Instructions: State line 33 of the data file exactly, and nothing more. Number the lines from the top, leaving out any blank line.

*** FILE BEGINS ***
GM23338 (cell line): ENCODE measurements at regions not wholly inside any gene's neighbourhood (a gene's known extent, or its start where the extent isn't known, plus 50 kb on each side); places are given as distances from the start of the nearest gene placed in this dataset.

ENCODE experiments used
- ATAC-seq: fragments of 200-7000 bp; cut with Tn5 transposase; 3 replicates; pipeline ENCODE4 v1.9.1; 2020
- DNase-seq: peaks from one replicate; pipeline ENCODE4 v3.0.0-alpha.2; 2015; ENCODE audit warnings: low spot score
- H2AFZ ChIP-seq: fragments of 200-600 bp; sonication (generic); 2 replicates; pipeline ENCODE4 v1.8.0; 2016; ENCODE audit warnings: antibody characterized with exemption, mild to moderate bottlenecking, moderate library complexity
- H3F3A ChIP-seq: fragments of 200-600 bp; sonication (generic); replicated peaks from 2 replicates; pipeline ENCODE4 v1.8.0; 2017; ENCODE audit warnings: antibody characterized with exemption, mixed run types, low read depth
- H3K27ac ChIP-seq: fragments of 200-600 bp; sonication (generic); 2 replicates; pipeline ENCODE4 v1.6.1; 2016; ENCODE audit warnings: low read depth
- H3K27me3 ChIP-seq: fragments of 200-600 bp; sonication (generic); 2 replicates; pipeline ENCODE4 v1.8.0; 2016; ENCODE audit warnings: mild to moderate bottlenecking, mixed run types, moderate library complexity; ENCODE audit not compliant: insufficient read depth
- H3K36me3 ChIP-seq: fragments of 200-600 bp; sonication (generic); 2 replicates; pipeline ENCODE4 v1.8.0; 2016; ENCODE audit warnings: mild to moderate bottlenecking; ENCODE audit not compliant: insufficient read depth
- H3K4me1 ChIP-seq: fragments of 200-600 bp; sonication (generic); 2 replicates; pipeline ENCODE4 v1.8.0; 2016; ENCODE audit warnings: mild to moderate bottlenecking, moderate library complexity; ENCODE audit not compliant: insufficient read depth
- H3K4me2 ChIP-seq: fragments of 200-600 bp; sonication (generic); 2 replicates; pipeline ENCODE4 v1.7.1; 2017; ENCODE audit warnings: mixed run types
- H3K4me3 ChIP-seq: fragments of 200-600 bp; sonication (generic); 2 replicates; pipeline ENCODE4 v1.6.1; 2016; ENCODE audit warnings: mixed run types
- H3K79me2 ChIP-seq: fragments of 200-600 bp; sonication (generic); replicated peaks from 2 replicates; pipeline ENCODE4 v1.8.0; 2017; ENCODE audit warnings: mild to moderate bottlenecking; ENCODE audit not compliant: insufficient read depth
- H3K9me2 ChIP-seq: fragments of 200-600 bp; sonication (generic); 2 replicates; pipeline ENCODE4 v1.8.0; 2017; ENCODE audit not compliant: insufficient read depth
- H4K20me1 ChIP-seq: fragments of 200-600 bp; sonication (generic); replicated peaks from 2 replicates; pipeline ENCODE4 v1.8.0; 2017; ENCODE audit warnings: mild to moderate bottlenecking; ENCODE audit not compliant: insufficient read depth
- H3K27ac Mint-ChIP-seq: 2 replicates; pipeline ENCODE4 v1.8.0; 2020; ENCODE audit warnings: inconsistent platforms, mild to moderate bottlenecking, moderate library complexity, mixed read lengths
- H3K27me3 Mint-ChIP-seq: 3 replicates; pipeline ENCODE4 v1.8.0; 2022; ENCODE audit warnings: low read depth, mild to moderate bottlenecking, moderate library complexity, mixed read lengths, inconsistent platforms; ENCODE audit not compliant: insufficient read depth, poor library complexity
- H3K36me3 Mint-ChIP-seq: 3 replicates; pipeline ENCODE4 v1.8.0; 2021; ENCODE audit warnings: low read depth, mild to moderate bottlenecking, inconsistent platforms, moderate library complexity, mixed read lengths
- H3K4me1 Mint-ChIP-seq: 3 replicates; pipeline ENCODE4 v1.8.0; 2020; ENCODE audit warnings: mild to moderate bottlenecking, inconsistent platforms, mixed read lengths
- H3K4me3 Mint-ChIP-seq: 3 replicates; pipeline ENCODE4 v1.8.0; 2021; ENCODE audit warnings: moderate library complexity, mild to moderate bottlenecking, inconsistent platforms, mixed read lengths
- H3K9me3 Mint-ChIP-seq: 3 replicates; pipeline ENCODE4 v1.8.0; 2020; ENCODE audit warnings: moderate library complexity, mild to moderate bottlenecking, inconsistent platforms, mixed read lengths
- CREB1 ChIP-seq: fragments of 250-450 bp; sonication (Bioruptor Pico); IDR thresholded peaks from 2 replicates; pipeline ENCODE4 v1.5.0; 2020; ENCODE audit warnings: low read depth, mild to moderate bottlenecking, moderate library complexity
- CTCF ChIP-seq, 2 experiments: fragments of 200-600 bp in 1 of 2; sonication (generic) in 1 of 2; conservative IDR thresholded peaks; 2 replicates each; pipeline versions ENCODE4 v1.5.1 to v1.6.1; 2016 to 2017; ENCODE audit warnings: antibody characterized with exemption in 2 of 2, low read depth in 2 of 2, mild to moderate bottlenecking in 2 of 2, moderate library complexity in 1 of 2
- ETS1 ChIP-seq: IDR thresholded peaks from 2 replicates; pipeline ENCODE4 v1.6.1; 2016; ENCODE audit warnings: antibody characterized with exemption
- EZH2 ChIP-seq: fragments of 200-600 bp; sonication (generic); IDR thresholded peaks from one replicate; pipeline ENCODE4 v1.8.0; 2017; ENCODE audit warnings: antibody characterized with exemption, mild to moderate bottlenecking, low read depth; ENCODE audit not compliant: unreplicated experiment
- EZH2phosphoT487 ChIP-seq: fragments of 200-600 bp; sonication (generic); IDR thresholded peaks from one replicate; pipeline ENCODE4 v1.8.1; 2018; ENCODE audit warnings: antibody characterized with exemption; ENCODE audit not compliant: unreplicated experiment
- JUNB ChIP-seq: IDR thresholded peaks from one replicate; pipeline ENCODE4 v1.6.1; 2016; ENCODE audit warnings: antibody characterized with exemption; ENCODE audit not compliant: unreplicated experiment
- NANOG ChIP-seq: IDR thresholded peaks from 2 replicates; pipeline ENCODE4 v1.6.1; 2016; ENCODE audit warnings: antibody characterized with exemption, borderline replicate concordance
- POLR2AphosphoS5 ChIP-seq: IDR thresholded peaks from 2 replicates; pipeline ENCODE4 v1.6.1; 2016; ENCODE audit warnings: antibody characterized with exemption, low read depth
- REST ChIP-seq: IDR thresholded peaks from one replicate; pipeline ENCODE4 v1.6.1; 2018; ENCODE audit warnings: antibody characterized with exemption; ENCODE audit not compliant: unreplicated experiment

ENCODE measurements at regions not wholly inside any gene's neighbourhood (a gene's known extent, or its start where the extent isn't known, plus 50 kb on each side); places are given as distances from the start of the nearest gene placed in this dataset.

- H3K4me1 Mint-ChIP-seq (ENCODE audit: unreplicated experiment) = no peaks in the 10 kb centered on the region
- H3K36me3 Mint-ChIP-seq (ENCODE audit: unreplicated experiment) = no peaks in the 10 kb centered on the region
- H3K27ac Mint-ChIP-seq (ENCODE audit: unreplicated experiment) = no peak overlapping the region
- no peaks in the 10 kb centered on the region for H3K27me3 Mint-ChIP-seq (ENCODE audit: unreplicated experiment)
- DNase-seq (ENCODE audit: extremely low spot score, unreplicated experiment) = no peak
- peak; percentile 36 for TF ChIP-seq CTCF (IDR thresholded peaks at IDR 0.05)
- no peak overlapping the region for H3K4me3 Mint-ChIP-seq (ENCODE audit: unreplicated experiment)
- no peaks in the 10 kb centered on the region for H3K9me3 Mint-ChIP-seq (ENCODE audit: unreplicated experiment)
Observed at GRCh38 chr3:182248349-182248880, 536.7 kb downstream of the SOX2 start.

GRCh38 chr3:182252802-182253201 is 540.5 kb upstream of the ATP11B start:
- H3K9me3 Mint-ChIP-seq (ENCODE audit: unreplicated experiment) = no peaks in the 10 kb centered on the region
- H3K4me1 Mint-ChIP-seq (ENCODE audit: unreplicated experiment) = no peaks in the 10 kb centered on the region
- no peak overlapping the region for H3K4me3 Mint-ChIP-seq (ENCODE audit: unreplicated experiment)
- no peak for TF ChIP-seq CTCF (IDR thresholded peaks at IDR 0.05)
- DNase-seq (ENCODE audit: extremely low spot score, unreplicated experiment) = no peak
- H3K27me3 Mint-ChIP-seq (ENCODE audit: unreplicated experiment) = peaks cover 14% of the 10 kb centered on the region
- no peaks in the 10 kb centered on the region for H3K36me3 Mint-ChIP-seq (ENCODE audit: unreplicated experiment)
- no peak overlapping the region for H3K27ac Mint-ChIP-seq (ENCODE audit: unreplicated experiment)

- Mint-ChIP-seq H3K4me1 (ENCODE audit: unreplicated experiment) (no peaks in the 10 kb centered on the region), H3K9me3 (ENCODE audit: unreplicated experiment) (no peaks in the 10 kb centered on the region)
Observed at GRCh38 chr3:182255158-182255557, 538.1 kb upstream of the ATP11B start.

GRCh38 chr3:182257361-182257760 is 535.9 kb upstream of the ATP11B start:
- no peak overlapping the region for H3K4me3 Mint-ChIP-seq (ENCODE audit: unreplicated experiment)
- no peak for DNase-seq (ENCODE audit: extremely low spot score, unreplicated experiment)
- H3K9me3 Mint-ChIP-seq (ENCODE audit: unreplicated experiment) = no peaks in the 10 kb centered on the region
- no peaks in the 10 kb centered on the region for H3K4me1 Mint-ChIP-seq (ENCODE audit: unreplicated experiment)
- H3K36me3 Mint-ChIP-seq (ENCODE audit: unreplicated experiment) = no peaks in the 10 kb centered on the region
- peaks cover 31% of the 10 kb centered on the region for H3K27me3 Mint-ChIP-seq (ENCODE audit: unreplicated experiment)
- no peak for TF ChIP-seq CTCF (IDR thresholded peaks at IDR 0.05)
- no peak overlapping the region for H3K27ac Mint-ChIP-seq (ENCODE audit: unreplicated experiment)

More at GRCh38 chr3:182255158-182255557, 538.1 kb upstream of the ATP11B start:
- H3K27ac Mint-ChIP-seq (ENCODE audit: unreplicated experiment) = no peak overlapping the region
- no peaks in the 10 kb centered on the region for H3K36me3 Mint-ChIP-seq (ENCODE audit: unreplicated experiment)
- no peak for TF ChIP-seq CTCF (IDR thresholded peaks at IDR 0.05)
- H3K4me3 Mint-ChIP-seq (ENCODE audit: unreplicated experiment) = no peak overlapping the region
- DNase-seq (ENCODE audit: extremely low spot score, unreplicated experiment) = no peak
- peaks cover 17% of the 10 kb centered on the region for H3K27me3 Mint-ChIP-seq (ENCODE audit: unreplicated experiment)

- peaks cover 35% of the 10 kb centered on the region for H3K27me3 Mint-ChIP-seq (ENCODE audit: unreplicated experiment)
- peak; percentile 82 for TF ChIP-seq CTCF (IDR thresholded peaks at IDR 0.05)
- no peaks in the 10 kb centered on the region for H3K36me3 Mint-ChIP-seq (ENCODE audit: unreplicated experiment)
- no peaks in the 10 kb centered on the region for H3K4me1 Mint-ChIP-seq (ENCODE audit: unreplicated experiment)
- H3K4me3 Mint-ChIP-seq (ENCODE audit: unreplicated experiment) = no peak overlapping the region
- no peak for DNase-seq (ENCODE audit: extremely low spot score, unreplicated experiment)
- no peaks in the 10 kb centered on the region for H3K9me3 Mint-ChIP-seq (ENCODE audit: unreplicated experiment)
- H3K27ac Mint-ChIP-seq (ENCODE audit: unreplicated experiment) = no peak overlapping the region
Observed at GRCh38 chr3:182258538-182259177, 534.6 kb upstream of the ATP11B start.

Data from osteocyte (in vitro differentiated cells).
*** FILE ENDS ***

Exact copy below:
- H3K36me3 Mint-ChIP-seq (ENCODE audit: unreplicated experiment) = no peaks in the 10 kb centered on the region